Whose Email Is It, Anyway?

The FTC-updated Sender definition is good for email recipients and good for the industry. No, the Email Diva did not figure this out on her own. Like many of you, I am still wading through the 109-page discussion of the rule changes and waiting for the Reader's Digest Condensed Version. But Matt Wise, CEO of Q Interactive, shed some light on why this is a win-win for consumers and marketers alike.

First, a bit of background. There was confusion about honoring opt-out requests to emails in which more than one company is present, e.g., a newsletter with advertising (like this one) or an email sent out by one company on behalf of another.

In the direct-mail world, we simply ignored these "take me off your list" requests in response to acquisition mailings. If Company A rented a list from Company B, the requests would come to Company A (whose return address was on the mailing). But A would say, "Well, they're not on my list, they're on B's, so I don't need to do anything." (In retrospect it would have been good to create a suppression file of those not interested in Company A, to avoid spending money to annoy someone in the future.)

The FTC, with help from engaged marketers, decided this:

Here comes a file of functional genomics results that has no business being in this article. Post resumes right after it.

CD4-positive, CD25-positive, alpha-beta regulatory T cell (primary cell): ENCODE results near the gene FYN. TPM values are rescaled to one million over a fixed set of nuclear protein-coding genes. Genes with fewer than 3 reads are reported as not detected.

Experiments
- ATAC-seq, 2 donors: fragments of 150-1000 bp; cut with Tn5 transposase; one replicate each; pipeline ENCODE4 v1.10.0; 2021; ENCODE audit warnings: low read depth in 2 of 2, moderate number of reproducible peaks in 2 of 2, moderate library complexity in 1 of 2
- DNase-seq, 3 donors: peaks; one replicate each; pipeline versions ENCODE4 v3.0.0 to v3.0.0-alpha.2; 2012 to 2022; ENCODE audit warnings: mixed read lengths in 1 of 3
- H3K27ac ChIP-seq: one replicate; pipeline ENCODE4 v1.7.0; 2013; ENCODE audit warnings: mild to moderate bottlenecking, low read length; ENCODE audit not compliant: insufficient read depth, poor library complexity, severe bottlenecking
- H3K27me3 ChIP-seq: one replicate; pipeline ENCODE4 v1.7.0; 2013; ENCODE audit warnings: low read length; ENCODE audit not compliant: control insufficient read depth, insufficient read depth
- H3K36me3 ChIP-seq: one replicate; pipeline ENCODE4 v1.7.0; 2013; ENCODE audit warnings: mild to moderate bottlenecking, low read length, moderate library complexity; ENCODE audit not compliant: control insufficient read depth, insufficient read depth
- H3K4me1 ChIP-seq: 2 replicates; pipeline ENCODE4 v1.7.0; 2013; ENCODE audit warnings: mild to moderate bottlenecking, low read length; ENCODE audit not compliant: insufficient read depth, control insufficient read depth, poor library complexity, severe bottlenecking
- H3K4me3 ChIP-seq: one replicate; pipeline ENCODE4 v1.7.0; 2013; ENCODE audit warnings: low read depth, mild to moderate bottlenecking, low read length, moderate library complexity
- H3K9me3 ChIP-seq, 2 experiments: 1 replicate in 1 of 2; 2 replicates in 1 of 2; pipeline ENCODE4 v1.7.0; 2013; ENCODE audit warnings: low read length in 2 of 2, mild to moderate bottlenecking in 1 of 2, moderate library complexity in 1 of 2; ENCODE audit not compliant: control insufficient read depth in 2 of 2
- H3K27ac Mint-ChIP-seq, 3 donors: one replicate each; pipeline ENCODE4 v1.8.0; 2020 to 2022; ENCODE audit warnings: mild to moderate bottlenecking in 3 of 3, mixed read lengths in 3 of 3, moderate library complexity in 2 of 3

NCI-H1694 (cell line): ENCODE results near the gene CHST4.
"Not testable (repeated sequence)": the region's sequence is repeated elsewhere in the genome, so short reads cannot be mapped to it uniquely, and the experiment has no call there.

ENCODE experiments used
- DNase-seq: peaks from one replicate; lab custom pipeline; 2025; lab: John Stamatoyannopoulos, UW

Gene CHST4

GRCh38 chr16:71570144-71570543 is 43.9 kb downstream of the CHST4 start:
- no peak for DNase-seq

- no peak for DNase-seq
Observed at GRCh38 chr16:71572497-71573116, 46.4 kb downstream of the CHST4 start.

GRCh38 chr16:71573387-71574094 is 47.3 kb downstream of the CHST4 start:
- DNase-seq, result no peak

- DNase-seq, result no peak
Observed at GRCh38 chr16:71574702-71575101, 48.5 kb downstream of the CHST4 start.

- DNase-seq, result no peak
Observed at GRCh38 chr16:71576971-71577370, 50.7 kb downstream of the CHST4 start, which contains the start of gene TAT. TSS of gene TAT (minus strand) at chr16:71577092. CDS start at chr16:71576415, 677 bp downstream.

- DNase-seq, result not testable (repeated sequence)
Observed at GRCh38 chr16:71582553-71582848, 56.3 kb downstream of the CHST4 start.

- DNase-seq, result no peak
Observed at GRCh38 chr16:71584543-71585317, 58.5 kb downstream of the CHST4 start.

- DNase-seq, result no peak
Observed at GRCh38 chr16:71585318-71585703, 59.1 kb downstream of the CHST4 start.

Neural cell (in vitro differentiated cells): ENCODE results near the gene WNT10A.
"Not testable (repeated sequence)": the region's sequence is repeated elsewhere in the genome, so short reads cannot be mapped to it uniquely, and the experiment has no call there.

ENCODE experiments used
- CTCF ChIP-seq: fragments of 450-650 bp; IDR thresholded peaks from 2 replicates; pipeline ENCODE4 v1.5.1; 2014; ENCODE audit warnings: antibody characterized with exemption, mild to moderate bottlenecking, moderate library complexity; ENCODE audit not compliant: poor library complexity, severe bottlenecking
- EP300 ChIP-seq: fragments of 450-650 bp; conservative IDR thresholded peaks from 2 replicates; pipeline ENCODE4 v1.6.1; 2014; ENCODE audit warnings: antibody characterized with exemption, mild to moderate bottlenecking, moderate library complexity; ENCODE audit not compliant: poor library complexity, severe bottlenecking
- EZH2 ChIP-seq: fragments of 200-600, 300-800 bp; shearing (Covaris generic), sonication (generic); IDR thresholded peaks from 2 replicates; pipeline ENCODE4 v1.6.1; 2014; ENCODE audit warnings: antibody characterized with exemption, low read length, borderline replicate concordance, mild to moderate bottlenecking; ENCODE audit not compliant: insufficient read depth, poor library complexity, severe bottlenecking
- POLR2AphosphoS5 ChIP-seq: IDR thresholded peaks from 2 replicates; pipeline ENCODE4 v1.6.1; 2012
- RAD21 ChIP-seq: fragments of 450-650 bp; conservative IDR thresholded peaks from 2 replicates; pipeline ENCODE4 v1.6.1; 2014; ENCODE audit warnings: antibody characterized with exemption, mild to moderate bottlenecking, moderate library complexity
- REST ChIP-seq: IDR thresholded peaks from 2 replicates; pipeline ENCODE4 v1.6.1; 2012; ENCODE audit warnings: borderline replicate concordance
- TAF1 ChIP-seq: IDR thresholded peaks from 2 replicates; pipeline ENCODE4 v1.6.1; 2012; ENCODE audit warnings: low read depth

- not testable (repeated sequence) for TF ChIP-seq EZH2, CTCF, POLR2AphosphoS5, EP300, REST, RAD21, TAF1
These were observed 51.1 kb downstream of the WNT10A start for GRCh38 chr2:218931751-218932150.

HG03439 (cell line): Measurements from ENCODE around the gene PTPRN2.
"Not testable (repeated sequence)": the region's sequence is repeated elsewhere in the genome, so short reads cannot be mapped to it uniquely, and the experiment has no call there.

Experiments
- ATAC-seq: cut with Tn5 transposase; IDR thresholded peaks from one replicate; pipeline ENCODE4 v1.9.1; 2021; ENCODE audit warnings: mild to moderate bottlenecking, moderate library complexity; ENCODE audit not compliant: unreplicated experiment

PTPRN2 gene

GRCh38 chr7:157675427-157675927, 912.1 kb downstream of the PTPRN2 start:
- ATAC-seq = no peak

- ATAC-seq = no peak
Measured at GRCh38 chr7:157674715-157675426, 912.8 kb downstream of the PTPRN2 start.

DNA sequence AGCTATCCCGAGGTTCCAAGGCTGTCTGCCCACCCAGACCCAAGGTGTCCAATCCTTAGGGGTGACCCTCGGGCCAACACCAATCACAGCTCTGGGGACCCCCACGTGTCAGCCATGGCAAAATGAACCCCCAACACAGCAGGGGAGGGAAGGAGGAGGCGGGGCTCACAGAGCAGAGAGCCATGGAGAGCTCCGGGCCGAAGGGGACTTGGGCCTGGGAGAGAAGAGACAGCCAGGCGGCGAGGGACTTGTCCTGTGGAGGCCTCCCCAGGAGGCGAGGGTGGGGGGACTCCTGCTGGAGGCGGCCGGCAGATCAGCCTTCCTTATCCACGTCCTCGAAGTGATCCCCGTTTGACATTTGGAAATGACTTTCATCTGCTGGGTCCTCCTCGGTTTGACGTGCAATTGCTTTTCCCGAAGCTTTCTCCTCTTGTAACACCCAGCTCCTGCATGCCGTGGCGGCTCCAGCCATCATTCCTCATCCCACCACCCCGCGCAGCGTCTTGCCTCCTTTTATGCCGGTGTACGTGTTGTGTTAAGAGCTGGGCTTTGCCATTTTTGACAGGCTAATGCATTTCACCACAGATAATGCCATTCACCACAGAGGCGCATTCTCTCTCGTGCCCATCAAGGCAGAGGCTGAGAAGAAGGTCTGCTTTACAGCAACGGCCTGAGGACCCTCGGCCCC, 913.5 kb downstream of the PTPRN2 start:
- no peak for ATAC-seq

"[O]nly one person will be deemed to be the 'sender' of that message if such person: (A) is within the Act's definition of 'sender'; (B) is identified in the 'from' line as the sole sender of the message; and (C) is in compliance with 15 U.S.C. 7704(a)(1), 15 U.S.C. 7704(a)(2), 15 U.S.C. 7704(a)(3)(A)(i), 15 U.S.C. 7704(a)(5)(A), and 16 CFR 316.4."

All those numbers at the end mean, essentially, "the applicable provisions of CAN-SPAM." And that's where it's good for the industry. If the company sending the email is not compliant, then all marketers in the message will be liable as senders. This should give legitimate companies pause when considering working with companies like the one in this article, that offers one million opt-ins for $160.

Some marketers lobbied to have an exception or safe harbor for those using affiliates or other third parties over whom they have little control. The FTC said gee, sorry, no. Bravo!

Further, it should cause email list owners to be more scrupulous about the offers and frequency applied to the lists they manage. If my company is in the "from" line, I'd better make sure it's relevant to my readers, because the opt-outs will diminish my list. Per the FTC:

"By placing the focus on the 'from' line, the best point of reference for consumers, the modification in the final Rule more directly conforms to consumers' expectations as to the identity of the entity responsible for sending them a multimarketer email. "

May we all do a better job of conforming to (nay, exceeding) consumers' expectations.

Good Luck!

The Email Diva



Send your questions or submit your email for critique to Melinda Krueger, the Email Diva, at All submissions may be published; please indicate if you would like your name or company name withheld.

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